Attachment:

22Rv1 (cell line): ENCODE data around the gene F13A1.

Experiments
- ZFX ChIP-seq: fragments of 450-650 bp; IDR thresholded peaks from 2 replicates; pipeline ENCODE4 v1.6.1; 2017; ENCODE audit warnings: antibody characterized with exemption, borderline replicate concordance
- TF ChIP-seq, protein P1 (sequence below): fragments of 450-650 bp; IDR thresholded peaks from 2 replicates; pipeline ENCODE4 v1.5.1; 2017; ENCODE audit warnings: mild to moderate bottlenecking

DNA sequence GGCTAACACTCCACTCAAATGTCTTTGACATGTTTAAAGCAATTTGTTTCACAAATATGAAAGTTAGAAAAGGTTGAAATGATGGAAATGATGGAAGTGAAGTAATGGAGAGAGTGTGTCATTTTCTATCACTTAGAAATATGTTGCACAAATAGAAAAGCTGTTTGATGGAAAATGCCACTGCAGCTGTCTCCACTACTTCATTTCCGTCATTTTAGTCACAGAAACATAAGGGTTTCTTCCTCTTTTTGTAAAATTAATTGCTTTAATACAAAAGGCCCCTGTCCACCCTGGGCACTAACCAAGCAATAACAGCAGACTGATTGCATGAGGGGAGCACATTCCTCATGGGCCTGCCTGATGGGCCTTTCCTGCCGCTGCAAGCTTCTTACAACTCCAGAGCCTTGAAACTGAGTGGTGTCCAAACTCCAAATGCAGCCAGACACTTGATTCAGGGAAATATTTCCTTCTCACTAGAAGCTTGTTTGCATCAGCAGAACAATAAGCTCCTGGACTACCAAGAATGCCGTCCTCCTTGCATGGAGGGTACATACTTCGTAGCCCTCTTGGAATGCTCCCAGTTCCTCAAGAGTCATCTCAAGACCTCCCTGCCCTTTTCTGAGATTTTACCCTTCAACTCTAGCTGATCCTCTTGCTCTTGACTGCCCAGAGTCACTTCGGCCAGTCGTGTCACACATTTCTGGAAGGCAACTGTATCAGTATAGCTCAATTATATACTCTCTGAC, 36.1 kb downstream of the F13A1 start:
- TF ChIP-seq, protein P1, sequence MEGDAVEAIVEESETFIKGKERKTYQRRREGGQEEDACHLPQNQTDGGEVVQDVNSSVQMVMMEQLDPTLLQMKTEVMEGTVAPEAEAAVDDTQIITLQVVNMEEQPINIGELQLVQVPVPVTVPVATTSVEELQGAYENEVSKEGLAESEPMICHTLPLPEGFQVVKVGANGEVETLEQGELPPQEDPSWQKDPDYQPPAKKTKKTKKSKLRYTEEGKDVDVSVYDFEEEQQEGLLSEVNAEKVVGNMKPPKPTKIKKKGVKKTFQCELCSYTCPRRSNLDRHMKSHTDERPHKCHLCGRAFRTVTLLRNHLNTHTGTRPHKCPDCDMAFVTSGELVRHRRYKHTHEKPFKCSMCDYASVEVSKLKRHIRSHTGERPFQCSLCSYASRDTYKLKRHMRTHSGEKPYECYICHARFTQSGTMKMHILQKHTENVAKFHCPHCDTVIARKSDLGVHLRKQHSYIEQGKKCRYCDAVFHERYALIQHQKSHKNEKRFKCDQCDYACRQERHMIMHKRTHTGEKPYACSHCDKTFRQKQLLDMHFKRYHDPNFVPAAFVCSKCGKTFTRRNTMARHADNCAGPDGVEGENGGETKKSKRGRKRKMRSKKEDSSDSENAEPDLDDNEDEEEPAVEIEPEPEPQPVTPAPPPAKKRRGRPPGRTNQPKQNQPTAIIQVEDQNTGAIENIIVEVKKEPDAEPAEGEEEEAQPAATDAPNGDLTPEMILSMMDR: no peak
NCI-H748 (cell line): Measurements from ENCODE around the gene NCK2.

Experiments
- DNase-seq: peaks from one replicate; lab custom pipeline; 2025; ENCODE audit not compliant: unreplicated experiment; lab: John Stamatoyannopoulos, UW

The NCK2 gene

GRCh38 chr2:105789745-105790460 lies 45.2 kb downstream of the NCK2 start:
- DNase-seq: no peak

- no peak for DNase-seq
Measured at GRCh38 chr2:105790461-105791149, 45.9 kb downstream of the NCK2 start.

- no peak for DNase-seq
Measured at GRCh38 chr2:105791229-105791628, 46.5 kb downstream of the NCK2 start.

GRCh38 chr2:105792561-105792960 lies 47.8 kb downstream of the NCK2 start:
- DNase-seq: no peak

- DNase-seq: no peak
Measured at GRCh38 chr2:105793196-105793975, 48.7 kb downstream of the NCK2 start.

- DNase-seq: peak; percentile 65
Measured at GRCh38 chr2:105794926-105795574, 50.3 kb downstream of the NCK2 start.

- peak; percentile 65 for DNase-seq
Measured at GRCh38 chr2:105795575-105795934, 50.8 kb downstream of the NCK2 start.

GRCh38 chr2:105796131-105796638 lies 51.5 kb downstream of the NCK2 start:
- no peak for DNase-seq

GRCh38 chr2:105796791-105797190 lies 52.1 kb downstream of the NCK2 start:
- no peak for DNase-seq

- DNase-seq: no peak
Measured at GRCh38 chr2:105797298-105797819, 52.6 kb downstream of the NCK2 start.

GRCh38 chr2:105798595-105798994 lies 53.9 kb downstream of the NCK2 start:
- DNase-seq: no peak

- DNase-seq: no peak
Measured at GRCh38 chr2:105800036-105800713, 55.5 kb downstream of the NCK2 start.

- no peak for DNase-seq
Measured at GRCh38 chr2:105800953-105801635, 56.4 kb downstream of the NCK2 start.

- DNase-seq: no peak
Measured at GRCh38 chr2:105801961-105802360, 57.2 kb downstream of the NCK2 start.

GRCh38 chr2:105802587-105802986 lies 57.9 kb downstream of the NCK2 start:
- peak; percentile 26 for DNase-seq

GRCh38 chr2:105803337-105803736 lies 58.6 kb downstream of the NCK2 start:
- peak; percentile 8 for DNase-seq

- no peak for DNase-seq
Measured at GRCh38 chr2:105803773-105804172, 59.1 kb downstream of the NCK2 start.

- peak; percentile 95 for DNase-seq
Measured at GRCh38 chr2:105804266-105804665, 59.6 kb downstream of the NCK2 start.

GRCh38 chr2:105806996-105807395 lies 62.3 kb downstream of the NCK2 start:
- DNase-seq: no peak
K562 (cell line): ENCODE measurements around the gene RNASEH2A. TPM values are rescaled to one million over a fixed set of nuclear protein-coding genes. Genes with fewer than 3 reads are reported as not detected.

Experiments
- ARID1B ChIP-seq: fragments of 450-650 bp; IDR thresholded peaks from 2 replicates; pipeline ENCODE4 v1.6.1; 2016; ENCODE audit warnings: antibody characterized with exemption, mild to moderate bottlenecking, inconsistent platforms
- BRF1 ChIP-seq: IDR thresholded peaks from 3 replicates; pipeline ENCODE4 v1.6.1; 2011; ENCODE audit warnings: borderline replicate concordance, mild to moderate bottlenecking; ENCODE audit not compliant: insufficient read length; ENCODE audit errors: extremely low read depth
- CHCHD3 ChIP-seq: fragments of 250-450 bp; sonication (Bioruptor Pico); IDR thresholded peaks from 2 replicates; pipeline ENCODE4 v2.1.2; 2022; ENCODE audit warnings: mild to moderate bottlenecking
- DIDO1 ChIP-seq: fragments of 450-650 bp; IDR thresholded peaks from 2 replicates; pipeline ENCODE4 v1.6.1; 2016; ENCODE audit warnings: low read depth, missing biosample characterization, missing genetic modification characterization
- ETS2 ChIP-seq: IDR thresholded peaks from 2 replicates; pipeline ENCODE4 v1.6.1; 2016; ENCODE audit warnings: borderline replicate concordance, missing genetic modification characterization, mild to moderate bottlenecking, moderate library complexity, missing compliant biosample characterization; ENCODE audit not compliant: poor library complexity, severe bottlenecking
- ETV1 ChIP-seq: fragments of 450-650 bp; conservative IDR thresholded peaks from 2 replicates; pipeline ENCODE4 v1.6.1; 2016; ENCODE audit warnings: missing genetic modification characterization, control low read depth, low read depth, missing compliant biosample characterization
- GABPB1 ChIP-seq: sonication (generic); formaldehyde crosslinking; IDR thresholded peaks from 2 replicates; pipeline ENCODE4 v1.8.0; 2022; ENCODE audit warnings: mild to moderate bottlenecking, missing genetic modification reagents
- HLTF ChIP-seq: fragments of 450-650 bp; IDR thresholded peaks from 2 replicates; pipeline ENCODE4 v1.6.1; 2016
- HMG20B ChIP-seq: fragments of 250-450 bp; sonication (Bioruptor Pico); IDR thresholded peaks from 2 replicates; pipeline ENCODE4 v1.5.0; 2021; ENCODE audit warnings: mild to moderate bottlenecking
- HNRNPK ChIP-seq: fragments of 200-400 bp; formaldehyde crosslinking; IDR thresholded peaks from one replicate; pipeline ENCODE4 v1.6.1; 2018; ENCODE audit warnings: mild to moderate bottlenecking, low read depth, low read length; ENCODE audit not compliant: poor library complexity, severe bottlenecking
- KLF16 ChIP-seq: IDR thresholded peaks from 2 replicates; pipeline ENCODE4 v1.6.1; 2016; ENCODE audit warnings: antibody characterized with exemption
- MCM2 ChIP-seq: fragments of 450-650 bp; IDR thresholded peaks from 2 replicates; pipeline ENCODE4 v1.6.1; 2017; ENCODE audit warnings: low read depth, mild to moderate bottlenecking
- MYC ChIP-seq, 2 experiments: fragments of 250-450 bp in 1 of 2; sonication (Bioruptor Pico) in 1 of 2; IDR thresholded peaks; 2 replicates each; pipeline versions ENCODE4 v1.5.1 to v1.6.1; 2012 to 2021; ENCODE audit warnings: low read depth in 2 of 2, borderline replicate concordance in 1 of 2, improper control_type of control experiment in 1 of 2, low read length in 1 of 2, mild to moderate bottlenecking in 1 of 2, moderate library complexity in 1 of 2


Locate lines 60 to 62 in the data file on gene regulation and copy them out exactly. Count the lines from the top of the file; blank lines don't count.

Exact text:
- HNRNPK ChIP-seq: fragments of 200-400 bp; formaldehyde crosslinking; IDR thresholded peaks from one replicate; pipeline ENCODE4 v1.6.1; 2018; ENCODE audit warnings: mild to moderate bottlenecking, low read depth, low read length; ENCODE audit not compliant: poor library complexity, severe bottlenecking
- KLF16 ChIP-seq: IDR thresholded peaks from 2 replicates; pipeline ENCODE4 v1.6.1; 2016; ENCODE audit warnings: antibody characterized with exemption
- MCM2 ChIP-seq: fragments of 450-650 bp; IDR thresholded peaks from 2 replicates; pipeline ENCODE4 v1.6.1; 2017; ENCODE audit warnings: low read depth, mild to moderate bottlenecking